The relationship of moderate daily physical activity to body fat and success in the classroom

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Mishler, Philip E.
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Thesis (M.A.)
School of Physical Education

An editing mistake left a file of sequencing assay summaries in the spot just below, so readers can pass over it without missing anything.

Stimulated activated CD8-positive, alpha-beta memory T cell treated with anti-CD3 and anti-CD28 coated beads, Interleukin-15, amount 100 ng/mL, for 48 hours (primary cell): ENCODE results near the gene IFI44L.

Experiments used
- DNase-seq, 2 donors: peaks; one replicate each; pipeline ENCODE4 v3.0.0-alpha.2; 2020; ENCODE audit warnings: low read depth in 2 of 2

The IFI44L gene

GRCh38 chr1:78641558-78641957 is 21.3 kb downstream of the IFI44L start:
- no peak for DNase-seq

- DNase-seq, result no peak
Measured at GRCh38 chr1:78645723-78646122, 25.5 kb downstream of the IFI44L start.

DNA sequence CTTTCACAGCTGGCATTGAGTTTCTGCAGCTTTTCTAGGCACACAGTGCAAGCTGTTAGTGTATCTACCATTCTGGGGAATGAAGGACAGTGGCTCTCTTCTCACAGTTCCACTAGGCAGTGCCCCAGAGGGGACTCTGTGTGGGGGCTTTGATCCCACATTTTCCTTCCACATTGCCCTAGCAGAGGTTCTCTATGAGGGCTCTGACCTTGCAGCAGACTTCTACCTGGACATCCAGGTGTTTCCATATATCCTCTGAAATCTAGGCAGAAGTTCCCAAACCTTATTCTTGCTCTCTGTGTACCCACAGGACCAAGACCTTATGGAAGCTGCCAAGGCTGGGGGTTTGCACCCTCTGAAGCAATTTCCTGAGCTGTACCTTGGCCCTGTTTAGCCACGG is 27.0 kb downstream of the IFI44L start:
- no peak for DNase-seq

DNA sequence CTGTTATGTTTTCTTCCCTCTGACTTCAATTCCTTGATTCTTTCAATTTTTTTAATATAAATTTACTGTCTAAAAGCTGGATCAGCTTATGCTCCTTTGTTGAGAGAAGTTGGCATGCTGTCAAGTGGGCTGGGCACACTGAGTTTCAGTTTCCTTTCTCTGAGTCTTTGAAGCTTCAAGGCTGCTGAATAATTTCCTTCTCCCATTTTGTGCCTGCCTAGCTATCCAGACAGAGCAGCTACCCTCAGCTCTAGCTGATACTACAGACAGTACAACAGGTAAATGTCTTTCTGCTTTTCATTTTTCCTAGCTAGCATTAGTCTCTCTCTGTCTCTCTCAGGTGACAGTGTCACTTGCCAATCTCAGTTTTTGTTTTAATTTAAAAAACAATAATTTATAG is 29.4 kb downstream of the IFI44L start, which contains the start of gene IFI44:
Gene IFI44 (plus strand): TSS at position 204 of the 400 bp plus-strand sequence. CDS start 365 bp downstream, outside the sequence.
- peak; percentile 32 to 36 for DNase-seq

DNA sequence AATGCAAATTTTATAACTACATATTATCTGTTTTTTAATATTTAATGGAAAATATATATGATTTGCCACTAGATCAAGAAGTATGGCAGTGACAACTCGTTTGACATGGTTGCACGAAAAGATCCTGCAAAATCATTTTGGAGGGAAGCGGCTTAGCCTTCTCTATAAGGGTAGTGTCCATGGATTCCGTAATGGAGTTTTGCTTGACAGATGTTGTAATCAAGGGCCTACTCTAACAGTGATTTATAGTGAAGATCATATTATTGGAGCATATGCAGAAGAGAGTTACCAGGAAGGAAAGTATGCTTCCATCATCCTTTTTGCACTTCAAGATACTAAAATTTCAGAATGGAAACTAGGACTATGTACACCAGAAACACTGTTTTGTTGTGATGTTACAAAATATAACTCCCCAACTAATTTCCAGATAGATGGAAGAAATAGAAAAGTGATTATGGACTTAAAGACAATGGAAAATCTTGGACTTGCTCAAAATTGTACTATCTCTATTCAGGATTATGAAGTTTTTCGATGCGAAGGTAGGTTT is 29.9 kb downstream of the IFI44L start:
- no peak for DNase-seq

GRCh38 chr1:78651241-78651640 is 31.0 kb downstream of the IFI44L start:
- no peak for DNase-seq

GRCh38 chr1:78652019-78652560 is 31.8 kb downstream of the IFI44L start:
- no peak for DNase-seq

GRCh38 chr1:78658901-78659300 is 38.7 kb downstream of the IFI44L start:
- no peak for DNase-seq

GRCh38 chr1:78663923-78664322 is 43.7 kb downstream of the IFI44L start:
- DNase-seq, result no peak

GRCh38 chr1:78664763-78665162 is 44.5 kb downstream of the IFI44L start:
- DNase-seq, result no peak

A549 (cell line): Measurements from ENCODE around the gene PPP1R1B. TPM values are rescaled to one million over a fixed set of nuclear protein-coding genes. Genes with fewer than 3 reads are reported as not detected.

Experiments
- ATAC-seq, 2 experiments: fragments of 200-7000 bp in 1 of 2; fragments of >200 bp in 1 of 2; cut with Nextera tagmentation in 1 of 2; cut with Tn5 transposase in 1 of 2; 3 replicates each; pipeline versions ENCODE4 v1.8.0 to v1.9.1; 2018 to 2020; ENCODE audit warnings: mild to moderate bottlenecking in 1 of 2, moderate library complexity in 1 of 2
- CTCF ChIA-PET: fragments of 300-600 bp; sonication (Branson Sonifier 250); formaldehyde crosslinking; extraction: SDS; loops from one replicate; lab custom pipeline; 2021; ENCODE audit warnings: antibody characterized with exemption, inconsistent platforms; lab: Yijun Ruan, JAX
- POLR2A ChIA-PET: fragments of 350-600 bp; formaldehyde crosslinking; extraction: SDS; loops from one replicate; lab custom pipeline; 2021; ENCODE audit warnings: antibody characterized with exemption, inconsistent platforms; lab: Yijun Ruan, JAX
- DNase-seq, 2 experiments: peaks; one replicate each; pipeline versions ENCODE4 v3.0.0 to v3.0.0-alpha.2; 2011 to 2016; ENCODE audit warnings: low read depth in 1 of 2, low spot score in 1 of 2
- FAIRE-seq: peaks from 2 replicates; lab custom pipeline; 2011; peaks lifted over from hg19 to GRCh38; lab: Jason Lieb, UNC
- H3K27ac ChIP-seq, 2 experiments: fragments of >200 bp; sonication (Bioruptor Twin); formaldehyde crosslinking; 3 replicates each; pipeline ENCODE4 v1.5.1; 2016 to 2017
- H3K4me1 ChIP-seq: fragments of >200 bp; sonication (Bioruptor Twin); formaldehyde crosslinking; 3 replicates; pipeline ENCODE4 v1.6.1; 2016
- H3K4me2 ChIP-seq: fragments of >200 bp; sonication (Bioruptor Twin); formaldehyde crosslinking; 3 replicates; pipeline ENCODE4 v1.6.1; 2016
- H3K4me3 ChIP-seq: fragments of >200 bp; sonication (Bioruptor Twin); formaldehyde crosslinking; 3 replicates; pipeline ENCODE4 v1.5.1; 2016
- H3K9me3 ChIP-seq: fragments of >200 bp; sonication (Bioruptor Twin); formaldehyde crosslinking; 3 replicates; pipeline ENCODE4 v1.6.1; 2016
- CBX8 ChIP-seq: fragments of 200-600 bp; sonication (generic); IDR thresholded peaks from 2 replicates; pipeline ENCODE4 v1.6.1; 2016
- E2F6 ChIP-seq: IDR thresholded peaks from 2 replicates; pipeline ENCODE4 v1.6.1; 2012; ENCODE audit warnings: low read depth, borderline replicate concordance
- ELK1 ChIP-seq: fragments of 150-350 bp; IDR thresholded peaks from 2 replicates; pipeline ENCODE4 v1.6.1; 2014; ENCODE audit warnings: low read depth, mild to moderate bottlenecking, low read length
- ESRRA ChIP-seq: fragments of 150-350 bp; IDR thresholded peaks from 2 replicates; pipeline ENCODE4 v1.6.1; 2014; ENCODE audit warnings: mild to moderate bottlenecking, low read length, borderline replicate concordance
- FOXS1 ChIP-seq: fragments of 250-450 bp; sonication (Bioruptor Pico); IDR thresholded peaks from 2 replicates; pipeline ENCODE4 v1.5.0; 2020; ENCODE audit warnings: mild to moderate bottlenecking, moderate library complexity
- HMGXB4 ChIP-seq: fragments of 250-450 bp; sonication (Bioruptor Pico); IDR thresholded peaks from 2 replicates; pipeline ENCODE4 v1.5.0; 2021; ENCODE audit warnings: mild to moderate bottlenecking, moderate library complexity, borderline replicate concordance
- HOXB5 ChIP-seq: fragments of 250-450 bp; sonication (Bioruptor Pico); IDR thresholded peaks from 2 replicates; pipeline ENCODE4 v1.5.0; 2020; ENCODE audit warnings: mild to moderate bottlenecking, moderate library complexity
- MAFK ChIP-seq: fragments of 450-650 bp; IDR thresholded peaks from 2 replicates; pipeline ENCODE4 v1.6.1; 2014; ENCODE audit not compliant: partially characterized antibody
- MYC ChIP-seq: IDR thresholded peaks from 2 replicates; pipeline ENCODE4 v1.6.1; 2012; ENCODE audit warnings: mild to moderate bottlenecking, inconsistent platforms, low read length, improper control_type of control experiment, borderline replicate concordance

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Recent studies have confirmed that physical activity has an inverse relationship to body composition. There is a plethora of research that has examined the effects of physical activity on general health, but the new idea of moderate daily physical activity (MDPA) has received limited attention. This study will establish the relationship between daily activity and success of students. This relationship will be determined through a pre-test and post-test of body fat percentage and a classroom success survey. The classroom success survey is a self-report questionnaire and takes about 10-15 minutes to complete. Body fat percentage will be taken with an Omron body fat analyses machine. Subjects of both genders were chosen from Wawasee High School physical education classes. The study lasted an entire semester (18 weeks). During this time the subjects were involved in a daily physical education class. These classes consisted of daily jumping rope, crunches, push-ups and stretching each for a minute long. A half-mile jog along with playing a sport unit (e.g. Tennis, Volleyball, etc.) completed the 50 minute daily activities. Results of this study indicated that there was not a significant difference in body fat percentage or success in the classroom with those subjects that were involved in MDPA. The researcher believes that further analysis of both assessments is needed to determine if the null differences were due to chance or lack of time and quantity of subjects.